Tag Archives: buying a house with a bankruptcy
Now that the credit bureaus have removed some people’s tax liens and civil judgments from credit reports, people are asking, “Should I tell my mortgage lender about the item that no longer shows up on my credit?”
The same question applies to a bankruptcy that has been deleted early from a credit report.
First, let me say that even though you had this negative credit event, the fact that it is not on your credit report gives you a higher credit score. This is to your advantage. You will qualify for a better interest rate with your higher score.
Are You Like Person One or Person Two?
It sounds crazy, but let’s look at how the almighty credit score affects two people who had a bankruptcy (BK) two years ago.
Person One’s BK shows up on his credit report. His score is 580.
Person Two’s BK does not show up on his credit report. His score is 620.
Both people qualify for a FHA loan, but Person One gets an interest rate of 4.5% while Person Two gets an interest rate of 4%.
On a $200,000 loan, Person One pays $59 more per month and $708 more per year — all due to the difference in credit score — even though their bankruptcies are the same!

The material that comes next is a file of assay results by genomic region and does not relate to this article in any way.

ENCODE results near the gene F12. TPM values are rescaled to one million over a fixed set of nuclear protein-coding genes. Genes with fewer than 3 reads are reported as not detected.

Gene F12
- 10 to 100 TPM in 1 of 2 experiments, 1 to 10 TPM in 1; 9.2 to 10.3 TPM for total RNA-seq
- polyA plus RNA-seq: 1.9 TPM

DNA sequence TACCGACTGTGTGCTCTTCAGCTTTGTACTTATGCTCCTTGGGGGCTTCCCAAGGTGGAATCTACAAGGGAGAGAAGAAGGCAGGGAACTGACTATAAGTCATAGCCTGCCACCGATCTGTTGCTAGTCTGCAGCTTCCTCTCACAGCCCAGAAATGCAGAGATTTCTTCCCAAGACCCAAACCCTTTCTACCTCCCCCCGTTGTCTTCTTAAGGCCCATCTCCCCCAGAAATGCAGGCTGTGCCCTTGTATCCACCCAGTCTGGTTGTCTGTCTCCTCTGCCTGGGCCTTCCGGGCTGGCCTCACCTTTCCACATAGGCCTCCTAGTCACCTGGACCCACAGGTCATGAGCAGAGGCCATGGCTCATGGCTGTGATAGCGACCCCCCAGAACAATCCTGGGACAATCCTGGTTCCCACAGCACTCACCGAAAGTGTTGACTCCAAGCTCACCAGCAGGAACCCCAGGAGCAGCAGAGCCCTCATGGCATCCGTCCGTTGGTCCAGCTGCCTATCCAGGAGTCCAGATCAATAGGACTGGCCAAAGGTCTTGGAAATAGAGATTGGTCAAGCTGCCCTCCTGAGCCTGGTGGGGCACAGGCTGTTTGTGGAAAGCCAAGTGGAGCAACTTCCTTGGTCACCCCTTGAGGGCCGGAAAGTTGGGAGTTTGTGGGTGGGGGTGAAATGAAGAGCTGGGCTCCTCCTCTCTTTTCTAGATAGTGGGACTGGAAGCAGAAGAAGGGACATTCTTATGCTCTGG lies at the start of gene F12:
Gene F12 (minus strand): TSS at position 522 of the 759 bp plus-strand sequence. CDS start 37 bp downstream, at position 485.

So not having the BK show up on your credit report is a big advantage, even though you will have to disclose it.
Should You Tell Your Loan Officer About the Negative Credit Event?
The answer is a big YES. You must answer all questions truthfully. Lying on a mortgage application is fraud, and carries a possible felony charge.
Besides, you won’t get away with the lie. The lien/judgment/BK will be revealed when the underwriter pulls a different type of report tied to your social security number. Then your loan in progress will change and could possibly even be denied. For example, if Person Two started with a conventional loan, then it was discovered he had the BK, the loan would have to start all over again with an FHA loan. Even the appraisal report would need to change to match the loan program. This will cause grief and a lot of extra work, and likely delay closing.
Honesty is the Best Policy
The adage is true: honesty is best. Your loan officer is your advocate. Your loan officer wants to give you a loan and close the deal so he/she earns a commission. Tell all your credit secrets to the loan officer right up front so there are no bad surprises later and then you’ll have a better loan processing experience, too.
I have closed plenty of loans for people who had a negative event on their credit report, so please, don’t let that stop you from applying for a home loan if you also have some positive credit and a score of at least 580. Naturally, your income and other criteria will need to qualify. But you might be surprised — perfect credit is not required to get a home of your own.